US FBI Removes Hundreds of Malicious Web Shells from Compromised Computers
The US Federal Bureau of Investigation have cleared malicious web shells from hundreds of vulnerable computers in the United States that had been compromised via the now-infamous ProxyLogon Microsoft Exchange vulnerabilities, many of which were removed without the businesses being warned beforehand.
ProxyLogon comprises a group of security bugs affecting on-premises versions of Microsoft Exchange Server software for email. Microsoft last month warned that the bugs were being actively exploited by the Hafnium advanced persistent threat (APT); after that, other researchers said that 10 or more additional APTs were also using them.
ProxyLogon consists of four flaws, CVE-2021-26855, CVE-2021-26857, CVE-2021-26858, CVE-2021-27065, that can be chained together to create a pre-authentication remote code execution (RCE) exploit. This gives them access to email communications and the opportunity to install a web shell for further exploitation within the environment, such as the deployment of ransomware.
The number of patches being released and applied to address the ProxyLogon issue, neither help the staggering number of already-compromised computers. This state of affairs prompted the FBI to take action; in a court-authorized action, it issued a series of commands through the web shells to the affected servers. The commands were designed to cause the server to delete only the web shells (identified by their unique file path). It didn’t notify affected organizations ahead of time, but authorities said they’re sending out notices now.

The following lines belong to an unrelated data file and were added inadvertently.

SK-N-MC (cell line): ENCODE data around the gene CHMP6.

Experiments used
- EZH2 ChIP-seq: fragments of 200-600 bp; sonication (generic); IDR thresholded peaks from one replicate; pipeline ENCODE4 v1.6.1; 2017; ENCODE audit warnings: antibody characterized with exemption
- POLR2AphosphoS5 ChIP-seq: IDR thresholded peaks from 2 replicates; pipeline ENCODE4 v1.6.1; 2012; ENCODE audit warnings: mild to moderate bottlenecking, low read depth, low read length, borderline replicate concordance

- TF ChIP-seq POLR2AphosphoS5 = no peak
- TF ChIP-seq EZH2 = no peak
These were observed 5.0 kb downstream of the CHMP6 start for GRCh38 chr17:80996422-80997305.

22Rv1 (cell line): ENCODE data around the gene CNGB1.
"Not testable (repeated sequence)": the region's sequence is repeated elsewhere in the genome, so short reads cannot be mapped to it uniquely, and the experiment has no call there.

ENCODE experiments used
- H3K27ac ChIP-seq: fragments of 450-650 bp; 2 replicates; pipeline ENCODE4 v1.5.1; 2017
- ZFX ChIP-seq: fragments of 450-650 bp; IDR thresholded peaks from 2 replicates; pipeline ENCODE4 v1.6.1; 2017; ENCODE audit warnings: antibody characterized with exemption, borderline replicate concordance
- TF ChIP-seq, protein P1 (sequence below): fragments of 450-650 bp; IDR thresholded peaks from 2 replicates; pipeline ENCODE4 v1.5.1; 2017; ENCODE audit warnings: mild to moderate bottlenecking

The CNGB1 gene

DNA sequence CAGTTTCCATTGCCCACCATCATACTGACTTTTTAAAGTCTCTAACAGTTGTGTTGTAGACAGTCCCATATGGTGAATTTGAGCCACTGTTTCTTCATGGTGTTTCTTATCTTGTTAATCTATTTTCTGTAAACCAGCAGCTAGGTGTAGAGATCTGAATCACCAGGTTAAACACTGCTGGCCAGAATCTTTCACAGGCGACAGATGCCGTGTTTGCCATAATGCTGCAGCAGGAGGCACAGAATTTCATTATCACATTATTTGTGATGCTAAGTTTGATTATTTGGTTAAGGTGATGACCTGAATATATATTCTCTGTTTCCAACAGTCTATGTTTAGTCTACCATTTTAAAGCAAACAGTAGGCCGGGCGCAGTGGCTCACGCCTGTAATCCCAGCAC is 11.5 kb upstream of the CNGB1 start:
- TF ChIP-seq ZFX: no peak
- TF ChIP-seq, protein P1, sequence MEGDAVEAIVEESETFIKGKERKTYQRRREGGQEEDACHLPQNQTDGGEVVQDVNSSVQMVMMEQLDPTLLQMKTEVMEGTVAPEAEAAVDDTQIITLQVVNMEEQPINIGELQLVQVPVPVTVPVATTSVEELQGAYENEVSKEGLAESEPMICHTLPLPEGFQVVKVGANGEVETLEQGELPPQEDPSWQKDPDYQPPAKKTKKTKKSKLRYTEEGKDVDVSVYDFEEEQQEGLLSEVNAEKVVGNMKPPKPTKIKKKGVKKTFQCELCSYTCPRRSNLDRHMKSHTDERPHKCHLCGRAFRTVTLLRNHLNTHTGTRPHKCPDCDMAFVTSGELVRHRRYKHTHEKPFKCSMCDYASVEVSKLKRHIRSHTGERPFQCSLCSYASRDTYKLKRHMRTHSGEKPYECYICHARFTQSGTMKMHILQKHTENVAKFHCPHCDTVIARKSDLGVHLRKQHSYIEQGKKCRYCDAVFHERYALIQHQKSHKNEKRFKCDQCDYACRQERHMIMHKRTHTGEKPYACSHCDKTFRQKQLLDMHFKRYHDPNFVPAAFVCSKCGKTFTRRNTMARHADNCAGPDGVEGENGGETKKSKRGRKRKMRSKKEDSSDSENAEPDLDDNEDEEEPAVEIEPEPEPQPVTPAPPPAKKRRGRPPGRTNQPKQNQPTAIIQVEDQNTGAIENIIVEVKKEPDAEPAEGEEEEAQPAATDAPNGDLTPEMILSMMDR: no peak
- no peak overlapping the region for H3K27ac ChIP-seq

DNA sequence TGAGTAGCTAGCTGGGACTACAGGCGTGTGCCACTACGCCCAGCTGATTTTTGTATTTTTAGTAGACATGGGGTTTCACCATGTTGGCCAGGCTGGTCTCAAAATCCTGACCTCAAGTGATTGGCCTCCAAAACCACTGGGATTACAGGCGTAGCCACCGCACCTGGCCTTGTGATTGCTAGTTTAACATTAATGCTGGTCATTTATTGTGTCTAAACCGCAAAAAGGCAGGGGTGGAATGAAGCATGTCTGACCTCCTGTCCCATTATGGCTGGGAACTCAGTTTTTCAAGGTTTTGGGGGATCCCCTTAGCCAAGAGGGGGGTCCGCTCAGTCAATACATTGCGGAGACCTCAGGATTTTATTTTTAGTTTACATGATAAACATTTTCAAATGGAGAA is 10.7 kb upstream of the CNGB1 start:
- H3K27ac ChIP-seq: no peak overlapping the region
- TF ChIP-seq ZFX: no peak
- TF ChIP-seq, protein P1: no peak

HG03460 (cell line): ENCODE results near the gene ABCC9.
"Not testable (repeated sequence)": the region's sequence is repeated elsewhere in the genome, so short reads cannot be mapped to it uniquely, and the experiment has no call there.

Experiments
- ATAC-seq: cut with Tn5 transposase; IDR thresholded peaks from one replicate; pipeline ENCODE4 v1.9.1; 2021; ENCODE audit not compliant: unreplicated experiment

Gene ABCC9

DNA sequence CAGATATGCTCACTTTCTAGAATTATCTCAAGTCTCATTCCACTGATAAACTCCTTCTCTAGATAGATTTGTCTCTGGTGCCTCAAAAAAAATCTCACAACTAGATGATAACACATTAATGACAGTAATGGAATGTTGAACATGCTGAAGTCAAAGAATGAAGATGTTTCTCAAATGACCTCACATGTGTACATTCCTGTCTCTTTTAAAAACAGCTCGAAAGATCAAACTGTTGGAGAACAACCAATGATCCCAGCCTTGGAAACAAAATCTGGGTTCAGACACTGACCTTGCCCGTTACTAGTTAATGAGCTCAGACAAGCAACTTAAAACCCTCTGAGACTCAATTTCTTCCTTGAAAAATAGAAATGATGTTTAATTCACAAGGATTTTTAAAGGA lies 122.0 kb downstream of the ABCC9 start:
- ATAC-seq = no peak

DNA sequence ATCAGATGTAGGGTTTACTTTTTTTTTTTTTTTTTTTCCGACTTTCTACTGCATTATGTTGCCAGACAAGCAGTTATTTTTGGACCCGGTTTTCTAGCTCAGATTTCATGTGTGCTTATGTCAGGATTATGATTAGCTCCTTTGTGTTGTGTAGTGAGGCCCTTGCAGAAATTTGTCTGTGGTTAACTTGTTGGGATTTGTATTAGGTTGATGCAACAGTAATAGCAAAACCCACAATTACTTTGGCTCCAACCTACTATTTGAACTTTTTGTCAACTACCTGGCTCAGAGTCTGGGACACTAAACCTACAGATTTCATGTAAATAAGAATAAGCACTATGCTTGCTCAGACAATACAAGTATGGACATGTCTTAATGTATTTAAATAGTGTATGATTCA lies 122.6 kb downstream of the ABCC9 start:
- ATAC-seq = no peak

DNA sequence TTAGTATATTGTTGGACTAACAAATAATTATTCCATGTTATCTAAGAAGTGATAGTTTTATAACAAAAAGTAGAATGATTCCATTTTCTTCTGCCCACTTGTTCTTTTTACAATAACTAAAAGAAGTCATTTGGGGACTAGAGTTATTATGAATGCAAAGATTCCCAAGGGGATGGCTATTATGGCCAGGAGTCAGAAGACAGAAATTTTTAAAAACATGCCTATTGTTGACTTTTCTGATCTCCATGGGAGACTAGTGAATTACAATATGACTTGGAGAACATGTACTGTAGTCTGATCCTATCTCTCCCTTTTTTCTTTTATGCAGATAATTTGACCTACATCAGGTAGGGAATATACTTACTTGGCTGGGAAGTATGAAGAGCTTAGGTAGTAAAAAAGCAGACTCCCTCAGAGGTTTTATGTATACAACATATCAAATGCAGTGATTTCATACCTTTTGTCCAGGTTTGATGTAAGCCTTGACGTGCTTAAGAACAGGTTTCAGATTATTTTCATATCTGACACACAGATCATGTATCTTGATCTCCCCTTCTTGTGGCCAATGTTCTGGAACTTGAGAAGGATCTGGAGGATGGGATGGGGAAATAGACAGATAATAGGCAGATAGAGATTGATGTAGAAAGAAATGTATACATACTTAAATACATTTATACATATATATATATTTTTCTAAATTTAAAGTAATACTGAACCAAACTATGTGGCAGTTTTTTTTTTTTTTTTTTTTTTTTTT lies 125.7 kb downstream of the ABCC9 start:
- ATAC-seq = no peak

“Many infected system owners successfully removed the web shells from thousands of computers,” explained the Department of Justice, in a Tuesday announcement. “Others appeared unable to do so, and hundreds of such web shells persisted unmitigated.”
“Today’s court-authorized removal of the malicious web shells demonstrates the Department’s commitment to disrupt hacking activity using all of our legal tools, not just prosecutions,” said Assistant Attorney General John Demers for the DoJ’s National Security Division, in the statement.